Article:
Over the past few days, I’ve learned how to wire my brain towards happiness.
I do this by trying to think of three positive statements for every negative one.
This might go something like this:
- I don’t like my job, and it’s tiring for me.
- This job tests my stamina and patience.
- This job helps me improve my communication skills with other people, especially while working in a fast-paced, high-stress environment.
- I learn to interact with a multitude of different people while working as a drive-thru cashier, so I gain valuable people skills that will be particularly important as I see my life going in the direction of public service (as a teacher and/or policymaker).
So like this, I’ve re-framed my perspective to make meaning out of what often seems like trivial tasks.
It’s challenging to stay optimistic sometimes, but I do believe I’ll be destined for bigger and greater things one day.
If anything, I’ve learned that I learn fairly quickly on the job and that I outperform my own expectations on an almost daily basis. So that’s an achievement in and of itself.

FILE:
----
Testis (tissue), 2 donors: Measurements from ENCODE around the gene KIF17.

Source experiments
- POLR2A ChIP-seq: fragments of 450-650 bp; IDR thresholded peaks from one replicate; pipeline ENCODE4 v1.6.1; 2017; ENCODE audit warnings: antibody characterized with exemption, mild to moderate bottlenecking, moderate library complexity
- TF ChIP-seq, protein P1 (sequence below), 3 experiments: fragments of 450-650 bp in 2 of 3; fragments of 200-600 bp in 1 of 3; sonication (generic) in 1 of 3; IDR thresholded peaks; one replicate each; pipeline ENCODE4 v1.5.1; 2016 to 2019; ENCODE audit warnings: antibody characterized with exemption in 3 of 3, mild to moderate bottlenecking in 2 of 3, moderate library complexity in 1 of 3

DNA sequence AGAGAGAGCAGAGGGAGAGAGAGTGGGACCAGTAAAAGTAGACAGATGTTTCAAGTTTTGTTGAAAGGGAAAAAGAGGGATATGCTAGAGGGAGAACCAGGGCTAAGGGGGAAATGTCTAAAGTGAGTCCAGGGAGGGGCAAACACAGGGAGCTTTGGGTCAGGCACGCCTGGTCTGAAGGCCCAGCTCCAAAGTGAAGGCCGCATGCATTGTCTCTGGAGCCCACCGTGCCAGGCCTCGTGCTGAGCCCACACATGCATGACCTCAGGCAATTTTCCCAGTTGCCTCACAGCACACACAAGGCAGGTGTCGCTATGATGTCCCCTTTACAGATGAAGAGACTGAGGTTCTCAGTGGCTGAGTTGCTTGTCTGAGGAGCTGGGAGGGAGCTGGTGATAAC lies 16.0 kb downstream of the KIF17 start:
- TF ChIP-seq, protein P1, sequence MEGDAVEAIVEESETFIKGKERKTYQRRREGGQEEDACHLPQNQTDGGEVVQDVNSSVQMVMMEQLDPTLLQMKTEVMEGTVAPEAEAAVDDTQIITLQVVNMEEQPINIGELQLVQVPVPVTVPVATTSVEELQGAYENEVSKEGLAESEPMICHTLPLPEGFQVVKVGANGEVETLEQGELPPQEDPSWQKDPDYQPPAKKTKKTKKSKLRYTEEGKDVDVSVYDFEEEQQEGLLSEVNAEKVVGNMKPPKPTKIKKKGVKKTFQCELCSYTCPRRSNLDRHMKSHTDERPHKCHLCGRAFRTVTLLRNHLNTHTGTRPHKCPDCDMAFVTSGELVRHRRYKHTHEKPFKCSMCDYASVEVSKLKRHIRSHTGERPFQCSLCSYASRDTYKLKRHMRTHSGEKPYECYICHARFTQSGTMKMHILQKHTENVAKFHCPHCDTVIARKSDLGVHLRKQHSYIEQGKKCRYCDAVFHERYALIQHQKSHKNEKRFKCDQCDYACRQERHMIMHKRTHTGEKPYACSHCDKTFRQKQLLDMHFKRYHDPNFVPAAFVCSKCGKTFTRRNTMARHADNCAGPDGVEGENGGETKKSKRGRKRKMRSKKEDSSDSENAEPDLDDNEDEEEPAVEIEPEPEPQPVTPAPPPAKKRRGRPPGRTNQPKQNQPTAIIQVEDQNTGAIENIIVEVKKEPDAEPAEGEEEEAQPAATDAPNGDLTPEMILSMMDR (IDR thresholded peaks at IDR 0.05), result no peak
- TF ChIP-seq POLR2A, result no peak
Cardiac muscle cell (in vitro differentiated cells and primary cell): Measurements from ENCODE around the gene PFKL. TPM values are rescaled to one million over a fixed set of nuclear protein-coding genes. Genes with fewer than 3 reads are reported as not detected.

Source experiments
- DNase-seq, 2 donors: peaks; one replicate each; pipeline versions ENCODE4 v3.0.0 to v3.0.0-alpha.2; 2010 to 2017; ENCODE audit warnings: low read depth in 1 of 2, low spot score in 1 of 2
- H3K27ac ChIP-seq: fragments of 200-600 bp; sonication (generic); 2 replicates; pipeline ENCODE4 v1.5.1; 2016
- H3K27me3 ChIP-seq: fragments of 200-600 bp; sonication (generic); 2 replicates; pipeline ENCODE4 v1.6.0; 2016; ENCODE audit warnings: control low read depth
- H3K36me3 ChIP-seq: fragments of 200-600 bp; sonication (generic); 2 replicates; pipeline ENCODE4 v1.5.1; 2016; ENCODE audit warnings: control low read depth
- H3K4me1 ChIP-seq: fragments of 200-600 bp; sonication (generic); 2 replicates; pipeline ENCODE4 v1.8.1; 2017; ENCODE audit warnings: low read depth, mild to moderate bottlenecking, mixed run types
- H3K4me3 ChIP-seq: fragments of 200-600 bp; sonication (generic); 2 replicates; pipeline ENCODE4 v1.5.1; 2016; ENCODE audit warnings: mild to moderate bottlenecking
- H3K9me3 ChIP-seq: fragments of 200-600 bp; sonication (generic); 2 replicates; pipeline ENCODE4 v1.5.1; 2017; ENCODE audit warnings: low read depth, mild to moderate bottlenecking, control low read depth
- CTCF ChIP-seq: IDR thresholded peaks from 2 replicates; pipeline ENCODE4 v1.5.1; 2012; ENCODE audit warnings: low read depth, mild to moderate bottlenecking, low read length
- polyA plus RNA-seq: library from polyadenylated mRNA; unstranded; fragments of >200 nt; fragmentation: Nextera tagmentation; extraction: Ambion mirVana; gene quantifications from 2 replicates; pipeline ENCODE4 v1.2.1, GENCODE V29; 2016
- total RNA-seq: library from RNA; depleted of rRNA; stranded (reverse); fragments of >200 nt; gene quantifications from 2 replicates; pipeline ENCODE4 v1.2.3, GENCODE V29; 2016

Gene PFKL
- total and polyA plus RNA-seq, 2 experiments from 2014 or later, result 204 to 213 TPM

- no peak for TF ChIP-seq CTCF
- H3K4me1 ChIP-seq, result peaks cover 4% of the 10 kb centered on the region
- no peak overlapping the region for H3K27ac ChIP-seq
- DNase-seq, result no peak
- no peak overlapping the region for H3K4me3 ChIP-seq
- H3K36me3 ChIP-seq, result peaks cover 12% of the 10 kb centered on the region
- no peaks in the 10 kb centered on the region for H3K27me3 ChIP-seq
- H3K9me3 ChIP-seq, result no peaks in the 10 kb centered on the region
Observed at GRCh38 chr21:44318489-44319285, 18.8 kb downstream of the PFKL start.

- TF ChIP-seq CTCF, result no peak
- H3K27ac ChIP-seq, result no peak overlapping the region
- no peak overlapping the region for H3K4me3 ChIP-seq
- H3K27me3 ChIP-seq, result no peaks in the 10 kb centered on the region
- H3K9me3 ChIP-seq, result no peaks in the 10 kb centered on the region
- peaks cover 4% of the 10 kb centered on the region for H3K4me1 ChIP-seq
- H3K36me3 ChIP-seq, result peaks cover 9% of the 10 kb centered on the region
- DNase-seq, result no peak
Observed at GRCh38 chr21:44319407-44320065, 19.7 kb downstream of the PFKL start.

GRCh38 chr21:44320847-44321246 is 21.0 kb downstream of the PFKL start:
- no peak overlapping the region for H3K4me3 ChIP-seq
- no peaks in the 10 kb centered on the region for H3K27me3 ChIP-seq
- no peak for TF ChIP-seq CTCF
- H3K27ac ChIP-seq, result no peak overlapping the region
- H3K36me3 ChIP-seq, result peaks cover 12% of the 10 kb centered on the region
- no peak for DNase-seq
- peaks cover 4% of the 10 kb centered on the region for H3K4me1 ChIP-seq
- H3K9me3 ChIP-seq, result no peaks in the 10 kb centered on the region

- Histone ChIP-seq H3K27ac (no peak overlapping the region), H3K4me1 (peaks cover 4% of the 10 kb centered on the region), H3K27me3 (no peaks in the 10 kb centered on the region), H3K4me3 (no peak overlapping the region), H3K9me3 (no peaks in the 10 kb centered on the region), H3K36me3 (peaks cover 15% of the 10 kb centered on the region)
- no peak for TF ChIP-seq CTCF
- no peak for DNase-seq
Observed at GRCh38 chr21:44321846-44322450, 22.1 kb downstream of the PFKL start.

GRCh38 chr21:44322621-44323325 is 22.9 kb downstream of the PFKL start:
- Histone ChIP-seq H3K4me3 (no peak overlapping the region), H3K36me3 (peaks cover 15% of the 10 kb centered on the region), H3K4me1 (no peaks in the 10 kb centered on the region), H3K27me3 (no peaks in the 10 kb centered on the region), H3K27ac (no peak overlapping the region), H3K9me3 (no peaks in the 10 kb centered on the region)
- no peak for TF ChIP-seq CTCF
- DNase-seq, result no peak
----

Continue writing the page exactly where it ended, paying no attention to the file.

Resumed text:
I’ve also learned to stop comparing myself with other people. Other people live their own lives just as I’m living my own. There’s really no need to compare between them. Some people reach certain milestones faster than others, and that’s just how things go.
For now, I’m fairly content working two jobs. I feel like I’m contributing to the economy, at the very least, and I’ll be able to help pay my tuition eventually (I hope). And learn how to manage my finances better.
One of the most valuable lessons I’ve learned over the past few days is that practicing self-compassion is very important. I can’t expect myself to be perfect — that’s just being unrealistic. Mistakes don’t make who I am — how I respond to them, however, says more about who I am and what type of person I am.
I’m learning resiliency every day.
And so I soldier on.
Tomorrow’s my 12-hour workday, so I’ll rest up for that.